9.3 C
Orvieto
November 13, 2019

Archaeological trekking between history and nature

Location

  • Porano
  • Castel Giorgio
  • Montegabbione

Visiting time

  • 3 days

How to get there

  • Car required
  • Walking paths

A visit that matches the pleasure of the naturalistic excursion with that of discovering hidden places where suggestive traces of history emerge. Archaeological sites scattered in the green hills of Orvieto.

A route to do with a local guide, you can arrive by car up to the town of Molinella-Settecamini in the municipality of Porano and then continue on foot, or directly from the base of the Orvieto cliff, take roads that pass near the excavation area of Campo della Fiera and ascend, passing by the Cappuccini convent until you reach the this magnificent Etruscan tomb.

From Castel Giorgio take the Maremmana regional road to the town Casa Perazza. From here continue along two long straight stretches of road. At the end of the last stretch of straight road on the right, before the curve where the 91 km sign is located, there is a small road with hiking signs. From here continue on foot, walking through the green countryside on the border between Umbria and Lazio, along a partial stretch of a much longer route: that of the Orvieto-Bolsena crossing.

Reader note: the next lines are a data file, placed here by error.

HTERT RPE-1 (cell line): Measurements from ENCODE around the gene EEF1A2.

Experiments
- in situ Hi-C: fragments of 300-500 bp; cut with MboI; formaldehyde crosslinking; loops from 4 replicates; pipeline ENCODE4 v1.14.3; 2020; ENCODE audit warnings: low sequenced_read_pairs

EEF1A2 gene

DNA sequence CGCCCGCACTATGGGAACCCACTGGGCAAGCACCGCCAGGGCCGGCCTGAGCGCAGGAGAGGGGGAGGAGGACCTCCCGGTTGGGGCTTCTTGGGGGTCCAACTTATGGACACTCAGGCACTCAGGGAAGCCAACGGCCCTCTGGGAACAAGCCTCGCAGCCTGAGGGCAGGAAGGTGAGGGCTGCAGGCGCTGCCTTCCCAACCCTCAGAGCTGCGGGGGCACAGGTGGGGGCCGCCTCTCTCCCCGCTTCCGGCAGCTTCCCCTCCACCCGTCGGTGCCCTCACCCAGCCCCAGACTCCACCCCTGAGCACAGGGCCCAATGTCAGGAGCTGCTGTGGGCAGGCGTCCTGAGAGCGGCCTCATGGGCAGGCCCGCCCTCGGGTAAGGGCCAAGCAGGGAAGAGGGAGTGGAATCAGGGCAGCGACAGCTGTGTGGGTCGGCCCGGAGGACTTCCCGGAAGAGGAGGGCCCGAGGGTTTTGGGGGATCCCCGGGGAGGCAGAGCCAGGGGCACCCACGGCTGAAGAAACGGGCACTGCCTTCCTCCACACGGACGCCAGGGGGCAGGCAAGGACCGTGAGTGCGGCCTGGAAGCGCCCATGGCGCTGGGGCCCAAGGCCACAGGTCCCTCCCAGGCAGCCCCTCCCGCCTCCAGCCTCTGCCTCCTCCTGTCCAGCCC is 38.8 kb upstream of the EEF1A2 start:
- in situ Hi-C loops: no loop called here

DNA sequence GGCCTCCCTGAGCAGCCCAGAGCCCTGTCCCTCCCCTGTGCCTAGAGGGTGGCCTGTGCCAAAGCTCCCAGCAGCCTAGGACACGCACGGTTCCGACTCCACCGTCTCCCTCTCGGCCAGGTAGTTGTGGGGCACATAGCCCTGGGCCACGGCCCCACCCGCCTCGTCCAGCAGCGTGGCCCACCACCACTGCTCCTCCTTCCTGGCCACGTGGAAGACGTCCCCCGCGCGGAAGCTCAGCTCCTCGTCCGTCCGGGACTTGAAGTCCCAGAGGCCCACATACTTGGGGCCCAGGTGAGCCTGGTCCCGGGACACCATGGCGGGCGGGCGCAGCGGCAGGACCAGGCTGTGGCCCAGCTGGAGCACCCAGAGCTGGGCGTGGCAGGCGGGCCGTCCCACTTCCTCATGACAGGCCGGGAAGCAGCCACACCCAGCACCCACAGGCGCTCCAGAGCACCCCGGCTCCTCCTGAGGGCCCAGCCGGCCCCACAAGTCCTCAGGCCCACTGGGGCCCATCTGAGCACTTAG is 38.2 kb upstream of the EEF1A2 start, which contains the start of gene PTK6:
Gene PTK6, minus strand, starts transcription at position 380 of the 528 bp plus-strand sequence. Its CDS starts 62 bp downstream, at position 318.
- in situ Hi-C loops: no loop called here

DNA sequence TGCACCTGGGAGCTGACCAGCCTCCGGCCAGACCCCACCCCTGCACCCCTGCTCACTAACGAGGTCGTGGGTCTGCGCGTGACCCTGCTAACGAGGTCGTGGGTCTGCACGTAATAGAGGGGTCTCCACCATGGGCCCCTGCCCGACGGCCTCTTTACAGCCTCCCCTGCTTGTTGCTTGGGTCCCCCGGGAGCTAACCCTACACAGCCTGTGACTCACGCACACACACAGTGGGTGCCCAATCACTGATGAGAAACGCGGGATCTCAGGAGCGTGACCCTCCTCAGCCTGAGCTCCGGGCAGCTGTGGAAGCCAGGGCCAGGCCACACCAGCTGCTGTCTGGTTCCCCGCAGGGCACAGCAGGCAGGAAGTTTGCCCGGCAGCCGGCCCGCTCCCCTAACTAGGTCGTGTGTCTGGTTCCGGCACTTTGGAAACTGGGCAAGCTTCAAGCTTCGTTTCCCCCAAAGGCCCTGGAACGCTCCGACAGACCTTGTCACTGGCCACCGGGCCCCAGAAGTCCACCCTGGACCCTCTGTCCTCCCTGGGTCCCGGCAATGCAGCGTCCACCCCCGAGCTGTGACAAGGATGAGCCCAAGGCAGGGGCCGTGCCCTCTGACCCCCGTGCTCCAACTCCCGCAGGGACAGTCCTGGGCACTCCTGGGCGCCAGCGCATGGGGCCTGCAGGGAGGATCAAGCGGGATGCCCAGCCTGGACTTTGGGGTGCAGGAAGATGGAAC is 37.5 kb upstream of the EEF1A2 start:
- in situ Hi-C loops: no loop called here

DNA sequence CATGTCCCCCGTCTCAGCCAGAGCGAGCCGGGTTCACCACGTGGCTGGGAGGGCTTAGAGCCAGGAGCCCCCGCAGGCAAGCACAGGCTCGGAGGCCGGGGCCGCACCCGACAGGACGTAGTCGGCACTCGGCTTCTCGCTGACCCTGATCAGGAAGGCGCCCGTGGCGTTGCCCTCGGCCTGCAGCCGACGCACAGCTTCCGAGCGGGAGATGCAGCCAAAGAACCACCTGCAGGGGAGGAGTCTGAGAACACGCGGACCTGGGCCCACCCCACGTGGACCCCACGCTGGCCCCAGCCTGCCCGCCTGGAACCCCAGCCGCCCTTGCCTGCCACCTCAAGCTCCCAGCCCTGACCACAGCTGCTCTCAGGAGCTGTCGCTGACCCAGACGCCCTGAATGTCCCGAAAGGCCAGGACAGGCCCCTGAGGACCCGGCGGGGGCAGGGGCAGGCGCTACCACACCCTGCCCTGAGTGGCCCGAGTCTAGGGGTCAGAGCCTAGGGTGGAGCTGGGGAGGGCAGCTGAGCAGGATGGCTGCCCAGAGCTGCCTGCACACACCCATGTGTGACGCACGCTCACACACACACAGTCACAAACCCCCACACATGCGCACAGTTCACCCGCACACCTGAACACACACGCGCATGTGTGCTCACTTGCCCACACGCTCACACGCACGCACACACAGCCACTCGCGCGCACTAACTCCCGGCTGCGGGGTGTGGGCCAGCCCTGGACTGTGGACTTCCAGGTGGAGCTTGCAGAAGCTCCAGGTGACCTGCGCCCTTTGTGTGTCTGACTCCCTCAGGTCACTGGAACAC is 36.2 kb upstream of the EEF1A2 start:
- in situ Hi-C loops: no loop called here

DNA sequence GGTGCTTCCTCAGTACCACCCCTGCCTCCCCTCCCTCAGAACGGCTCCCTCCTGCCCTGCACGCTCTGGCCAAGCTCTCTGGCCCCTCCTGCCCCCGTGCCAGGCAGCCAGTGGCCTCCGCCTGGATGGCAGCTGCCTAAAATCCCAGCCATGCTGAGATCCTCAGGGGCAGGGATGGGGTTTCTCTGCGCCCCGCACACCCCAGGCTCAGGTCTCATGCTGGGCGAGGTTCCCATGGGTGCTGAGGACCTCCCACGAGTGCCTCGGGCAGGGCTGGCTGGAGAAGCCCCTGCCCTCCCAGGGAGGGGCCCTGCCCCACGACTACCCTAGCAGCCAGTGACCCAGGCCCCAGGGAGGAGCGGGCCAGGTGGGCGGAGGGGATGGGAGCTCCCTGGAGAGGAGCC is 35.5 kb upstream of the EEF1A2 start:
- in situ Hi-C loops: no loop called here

Along the way, inside a path in the woods there is an interesting archaeological area consisting of a necropolis (Necropolis of Lauscello). It was discovered as far back as 1189 and can be dated to between the 3rd and 4th centuries BC, and consists of 15 burial sites dug into the ground.

A hilly relief between Castel di Fiori and Montegiove, the excavations carried out on the eastern top have unearthed some stone tombs built from slabs placed both vertically to form the walls, and horizontally for the bottom and the roof. Near the tombs on the western peak, there is a large circular enclosure formed by stones classified as a castle. The castellieri (present since the Bronze Age and very widespread also in the area of Monte Peglia) were fortified enclosures, which generally stood on top of the hills to control vast areas and dominate the roads.

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